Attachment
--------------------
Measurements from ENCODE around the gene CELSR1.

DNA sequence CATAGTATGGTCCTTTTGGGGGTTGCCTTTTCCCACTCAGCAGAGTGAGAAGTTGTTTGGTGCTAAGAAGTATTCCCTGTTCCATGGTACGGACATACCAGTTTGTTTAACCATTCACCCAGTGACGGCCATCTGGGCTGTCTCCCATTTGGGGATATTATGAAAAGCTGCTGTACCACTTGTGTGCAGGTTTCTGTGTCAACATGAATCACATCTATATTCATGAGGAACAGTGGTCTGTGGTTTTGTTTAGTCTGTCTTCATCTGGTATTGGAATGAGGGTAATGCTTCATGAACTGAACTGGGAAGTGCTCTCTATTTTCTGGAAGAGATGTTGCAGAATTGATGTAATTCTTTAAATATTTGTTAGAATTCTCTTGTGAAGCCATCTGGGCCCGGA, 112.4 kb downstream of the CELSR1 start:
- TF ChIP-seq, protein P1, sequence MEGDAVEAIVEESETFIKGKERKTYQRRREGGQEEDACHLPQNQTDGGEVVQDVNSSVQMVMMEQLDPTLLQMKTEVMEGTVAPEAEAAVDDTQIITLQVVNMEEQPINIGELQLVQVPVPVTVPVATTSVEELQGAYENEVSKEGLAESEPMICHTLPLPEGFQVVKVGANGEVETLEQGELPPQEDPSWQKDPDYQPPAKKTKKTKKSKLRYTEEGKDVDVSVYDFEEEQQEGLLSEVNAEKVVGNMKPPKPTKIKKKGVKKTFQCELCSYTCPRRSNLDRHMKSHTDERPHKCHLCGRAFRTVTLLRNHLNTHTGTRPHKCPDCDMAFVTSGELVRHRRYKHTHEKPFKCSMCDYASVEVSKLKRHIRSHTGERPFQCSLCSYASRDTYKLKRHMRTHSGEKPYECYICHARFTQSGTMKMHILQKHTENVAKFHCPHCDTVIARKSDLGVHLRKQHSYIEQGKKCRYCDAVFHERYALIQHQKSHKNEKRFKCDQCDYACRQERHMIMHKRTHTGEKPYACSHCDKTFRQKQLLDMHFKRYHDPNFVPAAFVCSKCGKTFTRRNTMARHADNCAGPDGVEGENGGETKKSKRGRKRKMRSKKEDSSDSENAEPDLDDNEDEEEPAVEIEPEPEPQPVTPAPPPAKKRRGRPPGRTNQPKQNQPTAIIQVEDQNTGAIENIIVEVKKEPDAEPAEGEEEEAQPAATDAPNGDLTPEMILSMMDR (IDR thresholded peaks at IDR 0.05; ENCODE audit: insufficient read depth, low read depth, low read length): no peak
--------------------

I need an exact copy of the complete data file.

Measurements from ENCODE around the gene CELSR1.

DNA sequence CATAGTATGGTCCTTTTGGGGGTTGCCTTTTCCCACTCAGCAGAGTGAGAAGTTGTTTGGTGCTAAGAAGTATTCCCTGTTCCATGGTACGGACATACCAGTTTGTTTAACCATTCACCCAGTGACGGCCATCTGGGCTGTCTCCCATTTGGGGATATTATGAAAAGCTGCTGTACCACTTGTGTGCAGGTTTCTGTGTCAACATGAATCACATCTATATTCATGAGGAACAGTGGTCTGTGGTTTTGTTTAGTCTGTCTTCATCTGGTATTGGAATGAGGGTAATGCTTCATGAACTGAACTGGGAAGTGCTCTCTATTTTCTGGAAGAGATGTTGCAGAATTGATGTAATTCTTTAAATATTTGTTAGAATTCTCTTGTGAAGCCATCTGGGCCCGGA, 112.4 kb downstream of the CELSR1 start:
- TF ChIP-seq, protein P1, sequence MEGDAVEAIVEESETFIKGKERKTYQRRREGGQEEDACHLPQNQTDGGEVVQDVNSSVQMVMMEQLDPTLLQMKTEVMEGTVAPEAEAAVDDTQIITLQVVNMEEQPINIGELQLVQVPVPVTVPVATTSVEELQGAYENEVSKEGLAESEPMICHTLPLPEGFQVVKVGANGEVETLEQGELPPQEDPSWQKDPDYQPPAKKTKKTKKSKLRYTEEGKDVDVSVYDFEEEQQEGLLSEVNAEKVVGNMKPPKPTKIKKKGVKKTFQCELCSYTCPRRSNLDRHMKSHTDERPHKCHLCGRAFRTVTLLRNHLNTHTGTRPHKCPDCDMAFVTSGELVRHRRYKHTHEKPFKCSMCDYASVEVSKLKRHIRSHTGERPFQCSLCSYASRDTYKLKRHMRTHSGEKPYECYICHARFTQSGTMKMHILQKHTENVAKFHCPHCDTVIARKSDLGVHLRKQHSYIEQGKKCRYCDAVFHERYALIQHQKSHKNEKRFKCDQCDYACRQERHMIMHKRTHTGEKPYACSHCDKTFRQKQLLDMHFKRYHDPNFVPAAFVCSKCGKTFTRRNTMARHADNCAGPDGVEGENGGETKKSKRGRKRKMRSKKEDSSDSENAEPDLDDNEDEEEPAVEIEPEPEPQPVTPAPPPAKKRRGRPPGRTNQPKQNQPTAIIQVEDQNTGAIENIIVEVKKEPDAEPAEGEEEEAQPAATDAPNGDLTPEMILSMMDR (IDR thresholded peaks at IDR 0.05; ENCODE audit: insufficient read depth, low read depth, low read length): no peak